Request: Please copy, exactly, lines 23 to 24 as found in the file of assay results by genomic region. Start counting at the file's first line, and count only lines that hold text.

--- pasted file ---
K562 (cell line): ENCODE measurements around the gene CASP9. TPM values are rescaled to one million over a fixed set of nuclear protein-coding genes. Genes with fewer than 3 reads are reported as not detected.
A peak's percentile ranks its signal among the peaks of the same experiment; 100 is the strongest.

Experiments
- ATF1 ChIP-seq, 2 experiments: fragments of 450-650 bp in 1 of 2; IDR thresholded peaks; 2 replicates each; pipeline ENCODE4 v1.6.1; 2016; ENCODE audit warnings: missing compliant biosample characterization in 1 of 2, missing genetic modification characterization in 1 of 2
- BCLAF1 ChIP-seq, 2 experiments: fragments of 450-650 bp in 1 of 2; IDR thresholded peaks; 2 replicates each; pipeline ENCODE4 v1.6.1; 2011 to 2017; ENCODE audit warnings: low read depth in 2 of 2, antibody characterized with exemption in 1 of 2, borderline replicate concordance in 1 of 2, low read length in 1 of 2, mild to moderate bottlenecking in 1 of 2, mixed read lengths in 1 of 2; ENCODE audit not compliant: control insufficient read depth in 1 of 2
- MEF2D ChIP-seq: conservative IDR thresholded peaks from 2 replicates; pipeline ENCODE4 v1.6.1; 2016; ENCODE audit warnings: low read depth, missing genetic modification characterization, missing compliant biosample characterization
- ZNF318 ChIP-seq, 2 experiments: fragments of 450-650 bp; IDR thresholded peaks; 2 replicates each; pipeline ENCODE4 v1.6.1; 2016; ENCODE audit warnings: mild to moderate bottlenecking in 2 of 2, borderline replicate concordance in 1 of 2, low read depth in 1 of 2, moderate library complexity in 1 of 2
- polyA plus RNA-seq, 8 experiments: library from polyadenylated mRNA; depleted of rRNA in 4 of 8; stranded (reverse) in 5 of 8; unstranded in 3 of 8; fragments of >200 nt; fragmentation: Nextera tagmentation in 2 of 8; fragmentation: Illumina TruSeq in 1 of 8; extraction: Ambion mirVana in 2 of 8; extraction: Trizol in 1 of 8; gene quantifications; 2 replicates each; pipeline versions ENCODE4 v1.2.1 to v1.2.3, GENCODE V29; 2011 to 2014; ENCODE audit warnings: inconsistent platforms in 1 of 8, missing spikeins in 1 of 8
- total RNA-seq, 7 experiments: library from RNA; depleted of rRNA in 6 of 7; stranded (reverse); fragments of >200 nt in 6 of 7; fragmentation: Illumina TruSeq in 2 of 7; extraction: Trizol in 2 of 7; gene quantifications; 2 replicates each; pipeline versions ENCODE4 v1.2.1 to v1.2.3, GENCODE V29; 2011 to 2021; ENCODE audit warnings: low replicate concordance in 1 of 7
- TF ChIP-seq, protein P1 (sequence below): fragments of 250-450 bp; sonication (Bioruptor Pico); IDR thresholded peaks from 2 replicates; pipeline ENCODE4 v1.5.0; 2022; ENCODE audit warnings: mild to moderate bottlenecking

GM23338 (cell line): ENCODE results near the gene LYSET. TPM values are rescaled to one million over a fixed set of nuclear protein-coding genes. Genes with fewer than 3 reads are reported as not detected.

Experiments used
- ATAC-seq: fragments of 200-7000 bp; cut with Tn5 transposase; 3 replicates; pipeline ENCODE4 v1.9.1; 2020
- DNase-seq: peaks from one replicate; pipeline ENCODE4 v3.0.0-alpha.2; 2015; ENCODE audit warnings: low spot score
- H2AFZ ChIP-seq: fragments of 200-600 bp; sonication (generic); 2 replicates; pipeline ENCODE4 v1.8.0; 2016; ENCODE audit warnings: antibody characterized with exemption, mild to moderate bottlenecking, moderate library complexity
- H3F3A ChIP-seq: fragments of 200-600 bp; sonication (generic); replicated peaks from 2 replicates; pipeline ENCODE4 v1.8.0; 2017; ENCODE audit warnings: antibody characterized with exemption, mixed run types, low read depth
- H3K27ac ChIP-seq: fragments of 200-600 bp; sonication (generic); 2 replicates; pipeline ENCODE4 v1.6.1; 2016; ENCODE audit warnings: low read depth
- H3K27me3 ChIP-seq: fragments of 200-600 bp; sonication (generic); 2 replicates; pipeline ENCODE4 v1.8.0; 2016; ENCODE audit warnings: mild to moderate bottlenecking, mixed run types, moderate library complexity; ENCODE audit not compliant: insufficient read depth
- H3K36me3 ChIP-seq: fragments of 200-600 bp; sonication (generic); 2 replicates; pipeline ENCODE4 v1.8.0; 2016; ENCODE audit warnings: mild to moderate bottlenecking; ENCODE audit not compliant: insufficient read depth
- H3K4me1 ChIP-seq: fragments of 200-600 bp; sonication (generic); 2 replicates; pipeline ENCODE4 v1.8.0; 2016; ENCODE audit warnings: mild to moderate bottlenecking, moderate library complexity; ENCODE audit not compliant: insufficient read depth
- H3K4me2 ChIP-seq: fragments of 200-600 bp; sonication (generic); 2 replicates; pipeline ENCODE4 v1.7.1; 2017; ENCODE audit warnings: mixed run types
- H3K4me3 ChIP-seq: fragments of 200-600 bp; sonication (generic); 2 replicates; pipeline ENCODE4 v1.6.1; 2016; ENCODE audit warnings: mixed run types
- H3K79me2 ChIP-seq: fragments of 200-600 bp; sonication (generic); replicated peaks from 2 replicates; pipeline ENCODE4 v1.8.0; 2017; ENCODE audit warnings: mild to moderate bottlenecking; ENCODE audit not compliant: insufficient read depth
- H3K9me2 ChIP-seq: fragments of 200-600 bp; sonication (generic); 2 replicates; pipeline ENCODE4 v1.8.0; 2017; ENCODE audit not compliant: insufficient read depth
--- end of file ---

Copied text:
- H3K79me2 ChIP-seq: fragments of 200-600 bp; sonication (generic); replicated peaks from 2 replicates; pipeline ENCODE4 v1.8.0; 2017; ENCODE audit warnings: mild to moderate bottlenecking; ENCODE audit not compliant: insufficient read depth
- H3K9me2 ChIP-seq: fragments of 200-600 bp; sonication (generic); 2 replicates; pipeline ENCODE4 v1.8.0; 2017; ENCODE audit not compliant: insufficient read depth